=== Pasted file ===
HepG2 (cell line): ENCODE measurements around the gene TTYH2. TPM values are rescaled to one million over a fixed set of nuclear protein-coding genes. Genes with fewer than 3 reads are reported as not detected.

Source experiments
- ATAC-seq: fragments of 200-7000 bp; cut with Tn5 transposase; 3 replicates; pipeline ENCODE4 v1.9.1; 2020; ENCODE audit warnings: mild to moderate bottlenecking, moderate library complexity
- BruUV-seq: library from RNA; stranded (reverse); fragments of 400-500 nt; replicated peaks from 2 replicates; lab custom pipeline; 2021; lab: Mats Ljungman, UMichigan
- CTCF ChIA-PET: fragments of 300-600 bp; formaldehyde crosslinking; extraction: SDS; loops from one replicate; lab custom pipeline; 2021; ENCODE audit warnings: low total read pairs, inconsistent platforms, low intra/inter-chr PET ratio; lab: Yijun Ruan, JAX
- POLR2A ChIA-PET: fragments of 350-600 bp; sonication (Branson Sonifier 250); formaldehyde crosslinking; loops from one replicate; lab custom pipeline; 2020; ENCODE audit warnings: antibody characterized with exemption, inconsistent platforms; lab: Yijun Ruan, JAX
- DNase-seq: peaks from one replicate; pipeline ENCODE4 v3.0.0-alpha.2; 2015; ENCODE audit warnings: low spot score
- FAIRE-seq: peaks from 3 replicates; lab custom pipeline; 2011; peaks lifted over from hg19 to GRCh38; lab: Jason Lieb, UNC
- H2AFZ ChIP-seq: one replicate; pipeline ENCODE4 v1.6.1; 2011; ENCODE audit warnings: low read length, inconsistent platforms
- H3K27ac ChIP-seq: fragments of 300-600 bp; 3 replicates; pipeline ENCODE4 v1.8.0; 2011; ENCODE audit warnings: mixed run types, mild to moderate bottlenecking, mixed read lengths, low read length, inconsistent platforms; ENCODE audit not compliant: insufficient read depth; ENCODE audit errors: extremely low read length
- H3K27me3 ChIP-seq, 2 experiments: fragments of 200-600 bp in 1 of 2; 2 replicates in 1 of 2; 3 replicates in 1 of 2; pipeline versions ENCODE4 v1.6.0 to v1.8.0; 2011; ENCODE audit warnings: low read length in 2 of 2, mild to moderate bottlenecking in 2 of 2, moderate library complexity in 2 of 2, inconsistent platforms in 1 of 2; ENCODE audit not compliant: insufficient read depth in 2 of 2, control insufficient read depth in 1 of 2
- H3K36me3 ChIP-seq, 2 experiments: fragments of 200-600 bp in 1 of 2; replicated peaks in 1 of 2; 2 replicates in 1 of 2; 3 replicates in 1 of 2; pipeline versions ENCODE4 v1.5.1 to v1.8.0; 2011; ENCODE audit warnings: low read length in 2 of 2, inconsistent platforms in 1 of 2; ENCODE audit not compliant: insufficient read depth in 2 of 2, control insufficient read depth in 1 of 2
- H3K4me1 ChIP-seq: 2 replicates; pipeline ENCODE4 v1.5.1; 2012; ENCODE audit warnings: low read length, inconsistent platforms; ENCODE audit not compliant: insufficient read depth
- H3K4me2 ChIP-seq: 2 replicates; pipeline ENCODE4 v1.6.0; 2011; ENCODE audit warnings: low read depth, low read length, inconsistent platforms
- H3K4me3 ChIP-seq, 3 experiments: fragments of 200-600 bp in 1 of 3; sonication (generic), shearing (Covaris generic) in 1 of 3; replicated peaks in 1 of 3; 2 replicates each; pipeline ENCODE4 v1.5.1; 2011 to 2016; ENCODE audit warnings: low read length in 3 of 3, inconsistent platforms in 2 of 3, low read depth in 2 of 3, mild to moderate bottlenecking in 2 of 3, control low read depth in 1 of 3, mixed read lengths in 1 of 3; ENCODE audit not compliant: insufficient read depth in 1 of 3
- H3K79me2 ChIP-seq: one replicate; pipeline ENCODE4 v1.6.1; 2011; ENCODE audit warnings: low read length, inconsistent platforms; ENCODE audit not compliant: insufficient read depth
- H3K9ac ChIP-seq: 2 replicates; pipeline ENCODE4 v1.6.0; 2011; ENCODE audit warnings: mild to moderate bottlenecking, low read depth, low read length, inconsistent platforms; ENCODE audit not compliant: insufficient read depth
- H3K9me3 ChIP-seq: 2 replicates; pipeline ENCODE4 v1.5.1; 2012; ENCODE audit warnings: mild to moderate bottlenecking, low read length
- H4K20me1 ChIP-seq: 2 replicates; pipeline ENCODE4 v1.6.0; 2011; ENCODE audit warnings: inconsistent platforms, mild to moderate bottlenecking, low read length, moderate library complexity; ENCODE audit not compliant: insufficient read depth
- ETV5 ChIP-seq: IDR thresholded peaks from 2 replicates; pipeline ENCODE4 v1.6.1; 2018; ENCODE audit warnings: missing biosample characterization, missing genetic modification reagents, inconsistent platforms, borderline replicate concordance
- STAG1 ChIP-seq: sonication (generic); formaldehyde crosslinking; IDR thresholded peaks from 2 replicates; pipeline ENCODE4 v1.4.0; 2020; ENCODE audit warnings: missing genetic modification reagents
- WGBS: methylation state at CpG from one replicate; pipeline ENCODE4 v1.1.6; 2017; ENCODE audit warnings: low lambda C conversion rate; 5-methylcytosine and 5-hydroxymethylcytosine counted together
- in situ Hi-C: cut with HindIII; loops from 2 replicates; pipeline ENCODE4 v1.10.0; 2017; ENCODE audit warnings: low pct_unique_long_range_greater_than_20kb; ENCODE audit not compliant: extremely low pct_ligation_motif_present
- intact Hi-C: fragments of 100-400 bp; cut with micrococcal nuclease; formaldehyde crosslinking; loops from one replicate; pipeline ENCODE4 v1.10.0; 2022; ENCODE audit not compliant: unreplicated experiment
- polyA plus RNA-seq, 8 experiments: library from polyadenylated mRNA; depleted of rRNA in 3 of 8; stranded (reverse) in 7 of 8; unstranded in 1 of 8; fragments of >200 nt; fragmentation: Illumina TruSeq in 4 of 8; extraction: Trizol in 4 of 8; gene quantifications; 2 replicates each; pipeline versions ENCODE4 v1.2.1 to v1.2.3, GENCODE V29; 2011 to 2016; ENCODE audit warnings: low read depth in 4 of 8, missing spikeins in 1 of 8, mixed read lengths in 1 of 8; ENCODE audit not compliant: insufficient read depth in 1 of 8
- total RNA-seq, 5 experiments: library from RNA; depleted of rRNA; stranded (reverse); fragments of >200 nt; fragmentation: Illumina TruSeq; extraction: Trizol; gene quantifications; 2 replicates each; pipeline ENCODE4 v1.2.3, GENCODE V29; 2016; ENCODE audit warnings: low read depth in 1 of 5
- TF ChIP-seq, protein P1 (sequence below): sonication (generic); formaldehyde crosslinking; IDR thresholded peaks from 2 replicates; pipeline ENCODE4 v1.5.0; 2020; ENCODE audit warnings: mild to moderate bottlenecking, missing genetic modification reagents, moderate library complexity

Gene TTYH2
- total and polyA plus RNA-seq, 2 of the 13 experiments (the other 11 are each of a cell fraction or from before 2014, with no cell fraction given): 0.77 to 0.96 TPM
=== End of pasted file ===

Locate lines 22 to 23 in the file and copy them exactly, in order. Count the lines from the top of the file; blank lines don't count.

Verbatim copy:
- WGBS: methylation state at CpG from one replicate; pipeline ENCODE4 v1.1.6; 2017; ENCODE audit warnings: low lambda C conversion rate; 5-methylcytosine and 5-hydroxymethylcytosine counted together
- in situ Hi-C: cut with HindIII; loops from 2 replicates; pipeline ENCODE4 v1.10.0; 2017; ENCODE audit warnings: low pct_unique_long_range_greater_than_20kb; ENCODE audit not compliant: extremely low pct_ligation_motif_present